To look at it today, the town of Pervomaysk, in Ukraine’s central plains, tucked in a river valley and cut into a familiar grid of farm fields, doesn’t seem any more threatening than hundreds of similar towns across the U.S. Midwest. A waving field of cheery sunflowers obscures the location’s history as one of the world’s biggest nuclear weapons hotspots – literally. In 1996, the defense ministers of Ukraine, Russia and the U.S. planted sunflowers atop the site where a nuclear missile silo had been, marking a new era of peace for the town, the region and the world.
Bechtel’s work in the former Soviet republics
After the fall of the Soviet Union in the early 1990s, Pervomaysk was home to a missile base storing 80 SS-19 intercontinental ballistic missiles in underground silos. These nuclear weapons had an operational range of 10,000 kilometers (6,200 miles) and each one was aimed at, and capable of reaching, the United States. At that time, this danger facing the U.S. and the world was one of many.
By 1992, more than a dozen independent countries emerged in Eastern Europe and Central Asia, bringing a monumental threat with them: 35,000 nuclear weapons were scattered at sites spanning 11 time zones and laboratories across the region were working with 40,000 tons of chemical weapons and a deadly stockpile of biological weapons.
For more than 25 years, Bechtel was a key player in the historic initiative that eliminated this threat of loosely controlled weapons of mass destruction in the former Soviet Union. The last of the company’s work on that project wrapped up earlier this year.
“The state of the facilities when we arrived was quite shocking,’’ said Barbara Askalany, Bechtel’s project manager for the Biological Threat Reduction program. “There were laboratories working with dangerous materials like anthrax and the plague with unlocked doors and wide open windows.”
Making a Difference
As part of the Nunn-Lugar Cooperative Threat Reduction program created by Congress, Bechtel joined the effort to safeguard nuclear weapons facilities like the one in Pervomaysk, along with biological laboratories throughout the region. Bechtel’s goal was to eliminate the existing threat and reduce the risk of future proliferation.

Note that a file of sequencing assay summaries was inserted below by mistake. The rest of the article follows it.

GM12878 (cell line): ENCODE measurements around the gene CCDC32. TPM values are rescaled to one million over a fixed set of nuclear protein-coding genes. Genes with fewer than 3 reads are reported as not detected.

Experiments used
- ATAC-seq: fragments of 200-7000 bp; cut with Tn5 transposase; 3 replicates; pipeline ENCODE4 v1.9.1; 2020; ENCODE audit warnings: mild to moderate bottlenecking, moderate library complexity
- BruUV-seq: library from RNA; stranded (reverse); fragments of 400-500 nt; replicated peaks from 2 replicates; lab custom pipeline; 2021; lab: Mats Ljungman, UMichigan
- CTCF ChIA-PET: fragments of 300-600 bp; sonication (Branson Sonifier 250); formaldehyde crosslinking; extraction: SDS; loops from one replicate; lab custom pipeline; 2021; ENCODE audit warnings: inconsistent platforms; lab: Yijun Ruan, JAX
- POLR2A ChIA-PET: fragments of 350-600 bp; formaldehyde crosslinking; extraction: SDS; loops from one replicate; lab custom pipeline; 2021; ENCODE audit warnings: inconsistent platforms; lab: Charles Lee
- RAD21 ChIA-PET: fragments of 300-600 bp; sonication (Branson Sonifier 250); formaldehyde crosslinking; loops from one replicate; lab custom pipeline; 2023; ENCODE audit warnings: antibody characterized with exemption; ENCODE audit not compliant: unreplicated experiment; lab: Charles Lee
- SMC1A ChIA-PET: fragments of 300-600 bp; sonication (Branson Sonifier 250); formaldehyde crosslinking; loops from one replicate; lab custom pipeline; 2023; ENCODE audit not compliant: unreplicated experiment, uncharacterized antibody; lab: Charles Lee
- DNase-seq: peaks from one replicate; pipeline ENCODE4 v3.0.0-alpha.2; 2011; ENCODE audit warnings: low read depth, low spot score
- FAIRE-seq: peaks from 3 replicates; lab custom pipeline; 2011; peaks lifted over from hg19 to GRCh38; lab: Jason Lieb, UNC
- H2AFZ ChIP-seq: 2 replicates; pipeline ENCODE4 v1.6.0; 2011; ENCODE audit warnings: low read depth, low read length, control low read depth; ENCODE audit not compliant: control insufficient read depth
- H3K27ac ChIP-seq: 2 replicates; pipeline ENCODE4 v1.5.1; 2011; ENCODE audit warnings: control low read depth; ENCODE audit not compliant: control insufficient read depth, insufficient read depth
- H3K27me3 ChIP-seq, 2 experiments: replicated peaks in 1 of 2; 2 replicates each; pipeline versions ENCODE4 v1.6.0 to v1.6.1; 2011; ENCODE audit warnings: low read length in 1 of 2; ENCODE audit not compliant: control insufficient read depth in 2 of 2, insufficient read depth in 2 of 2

The first part of the work was to evaluate each facility, working with the local scientists and staff to implement tailored safety and security measures. In biological laboratories, this can involve things as simple as installing air conditioning units – allowing windows to remain shut and locked – and designing laboratory floors that can be easily disinfected. On the nuclear weapons side, work included the dismantlement of ballistic missile silos, launch control centers, and fueling facilities.
Beyond securing existing infrastructure, Bechtel designed and built new facilities. The company built state-of-the art biological research laboratories with proper security measures for dangerous pathogens and the Fissile Material Storage Facility in Russia to safeguard dangerous nuclear material.
“Stand on their own”
In what Askalany described as the most valuable part of the work, U.S. scientists established curricula and carried out safety training with their foreign counterparts to help these countries sustain the work themselves after the outside contractors departed, and implemented research programs to encourage peaceful research.
“The investment in our work would have been to no avail had we not left these nations with the tools and training,” said Mac McNeil, program manager for the Biological Threat Reduction Integrating Contract. “They need to be able to stand on their own as they maintain these capabilities.”
Bechtel’s work on the project was unique in that it required the company to use its expertise in engineering and construction in a new way and in an unfamiliar environment, according to Askalany, with the Biological Threat Reduction program.
“I think it was brave of Bechtel to get into this area and a great opportunity to be a part of something so unique,” said Askalany.
By the numbers
In the end, accomplishments included:
- Eliminating 9 SS-25 missile bases and transporting more than 300 missiles and associated launch vehicles to storage sites in Russia
- Dismantling 130 SS-19 intercontinental ballistic missiles, 13 launch control centers, and associated fueling facilities at two bases in Ukraine
- Dismantling 46 SS-24 ICBM silos, 4 launch control centers, and other facilities at Pervomaysk, Ukraine
- Managing design, construction, and equipment installation at the one-of-a-kind Russian Fissile Material Storage Facility, which stores 25,000 containers of material from dismantled nuclear warheads
- Demilitarizing two rocket fuel component storage facilities, including fuel neutralization; and decontamination, dismantlement, and removal of equipment and structures used to store rocket fuels,
- Completing comprehensive security upgrades of 11 nuclear weapons storage sites in Russia,
- Destroying two of the world’s largest anthrax production facilities, and
- Building or renovating more than 40 biological laboratories, including a Central Reference Laboratory in the Republic of Georgia of more than 8,000 square meters and capable of Biological Safety Levels 2 and 3 research